Every Minnesota public school student would be worth more in the eyes of the state if lawmakers support Gov. Mark Dayton’s budget proposal. Dayton wants to increase the basic per-pupil funding formula for school districts by 1 percent in each of the next two years.
Gov. Mark Dayton says he’s willing to devote another $100 million of a budget surplus to spending on pressing needs above his previous proposal. Dayton said Thursday he made the offer to top lawmakers “in the spirit of accommodation.”
Gov. Mark Dayton is proposing to use half of Minnesota’s projected $1.2 billion surplus to cut taxes, with another big chunk going to fill reserve accounts. Dayton outlined his supplemental budget plan Thursday, the day the House was planning to vote on a slightly smaller tax bill.
A tantalizing Minnesota budget surplus has stirred talk of tax cuts or funding bumps for prized programs and infrastructure upgrades, but a less-flashy option also has gained some currency: saving some to prepare for the next economic downturn.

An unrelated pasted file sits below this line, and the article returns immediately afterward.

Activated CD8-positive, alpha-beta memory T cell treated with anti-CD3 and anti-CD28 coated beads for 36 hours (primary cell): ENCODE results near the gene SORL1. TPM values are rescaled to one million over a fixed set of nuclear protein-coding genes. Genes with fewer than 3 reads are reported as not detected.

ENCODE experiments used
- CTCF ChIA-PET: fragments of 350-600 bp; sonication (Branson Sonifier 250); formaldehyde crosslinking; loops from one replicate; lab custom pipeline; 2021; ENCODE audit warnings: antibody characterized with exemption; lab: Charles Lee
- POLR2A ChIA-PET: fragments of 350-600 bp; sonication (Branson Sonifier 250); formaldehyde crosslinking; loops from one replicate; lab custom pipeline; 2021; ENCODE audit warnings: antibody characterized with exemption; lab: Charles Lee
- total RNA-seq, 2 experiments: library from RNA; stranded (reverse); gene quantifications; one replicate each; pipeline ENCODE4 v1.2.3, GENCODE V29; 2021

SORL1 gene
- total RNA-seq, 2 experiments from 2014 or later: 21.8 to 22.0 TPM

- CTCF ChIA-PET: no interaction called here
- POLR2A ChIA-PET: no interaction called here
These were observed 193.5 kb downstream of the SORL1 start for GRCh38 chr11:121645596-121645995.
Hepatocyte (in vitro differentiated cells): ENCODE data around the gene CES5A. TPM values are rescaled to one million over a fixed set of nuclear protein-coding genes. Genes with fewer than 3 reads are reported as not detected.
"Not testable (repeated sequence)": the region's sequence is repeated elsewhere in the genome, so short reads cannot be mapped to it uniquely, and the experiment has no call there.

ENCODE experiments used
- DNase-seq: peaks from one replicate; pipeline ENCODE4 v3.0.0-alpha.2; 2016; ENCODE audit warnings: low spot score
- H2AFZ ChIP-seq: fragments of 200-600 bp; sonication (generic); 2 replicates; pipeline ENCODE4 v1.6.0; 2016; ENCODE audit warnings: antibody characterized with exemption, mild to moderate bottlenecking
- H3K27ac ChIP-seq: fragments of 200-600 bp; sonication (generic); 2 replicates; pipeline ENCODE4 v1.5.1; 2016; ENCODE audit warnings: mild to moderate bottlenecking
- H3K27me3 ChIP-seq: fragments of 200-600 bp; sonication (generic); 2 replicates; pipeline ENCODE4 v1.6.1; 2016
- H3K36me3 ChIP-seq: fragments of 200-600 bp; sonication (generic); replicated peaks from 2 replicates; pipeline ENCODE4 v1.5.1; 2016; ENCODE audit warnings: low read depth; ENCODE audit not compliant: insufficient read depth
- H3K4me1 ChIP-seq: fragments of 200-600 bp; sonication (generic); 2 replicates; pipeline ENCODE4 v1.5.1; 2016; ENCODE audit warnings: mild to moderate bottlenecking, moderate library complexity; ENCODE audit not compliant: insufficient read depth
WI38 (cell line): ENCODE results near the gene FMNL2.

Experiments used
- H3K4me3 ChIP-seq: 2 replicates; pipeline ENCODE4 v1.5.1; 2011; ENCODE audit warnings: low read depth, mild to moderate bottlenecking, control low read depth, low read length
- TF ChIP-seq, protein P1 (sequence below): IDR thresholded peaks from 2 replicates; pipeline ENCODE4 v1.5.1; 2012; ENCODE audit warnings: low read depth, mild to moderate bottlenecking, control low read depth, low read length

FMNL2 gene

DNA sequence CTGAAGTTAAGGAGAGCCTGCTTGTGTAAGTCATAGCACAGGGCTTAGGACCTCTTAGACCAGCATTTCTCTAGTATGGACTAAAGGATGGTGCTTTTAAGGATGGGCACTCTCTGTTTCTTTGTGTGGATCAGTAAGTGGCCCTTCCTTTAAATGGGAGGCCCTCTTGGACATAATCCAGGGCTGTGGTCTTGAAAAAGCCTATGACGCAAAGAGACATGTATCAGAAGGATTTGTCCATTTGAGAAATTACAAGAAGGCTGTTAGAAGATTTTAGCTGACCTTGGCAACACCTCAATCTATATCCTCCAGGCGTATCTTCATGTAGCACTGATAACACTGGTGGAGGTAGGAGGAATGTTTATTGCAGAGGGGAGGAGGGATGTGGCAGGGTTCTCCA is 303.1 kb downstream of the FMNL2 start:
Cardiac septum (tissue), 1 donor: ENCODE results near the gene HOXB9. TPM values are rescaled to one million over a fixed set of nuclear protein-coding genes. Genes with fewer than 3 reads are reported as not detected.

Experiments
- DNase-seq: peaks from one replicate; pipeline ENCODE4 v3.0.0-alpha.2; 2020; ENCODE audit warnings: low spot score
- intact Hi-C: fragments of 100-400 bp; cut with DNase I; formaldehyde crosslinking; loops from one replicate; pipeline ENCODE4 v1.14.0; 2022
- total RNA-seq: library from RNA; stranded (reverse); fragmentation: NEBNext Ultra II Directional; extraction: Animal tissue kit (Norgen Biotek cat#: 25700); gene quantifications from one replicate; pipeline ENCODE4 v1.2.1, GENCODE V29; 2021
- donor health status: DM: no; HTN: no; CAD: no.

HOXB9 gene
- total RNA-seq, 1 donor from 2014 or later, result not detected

As they open their legislative sessions, politicians in many states are facing a pleasant election-year challenge: What to do with all the extra money? A slow but steady economic recovery is generating more tax revenue than many states had anticipated.
Minnesota’s government has scooped up $140 million more in taxes for January than finance officials had been counting on.
Hunters who entered Minnesota’s wolf license lottery but lost get another chance starting Monday.
Gov. Mark Dayton told leaders of Minnesota’s counties Monday that he’s sympathetic to their financial difficulties, but promised no immediate relief.
Operating profit from Minnesota health insurance programs for low-income residents increased by about one-third in 2010.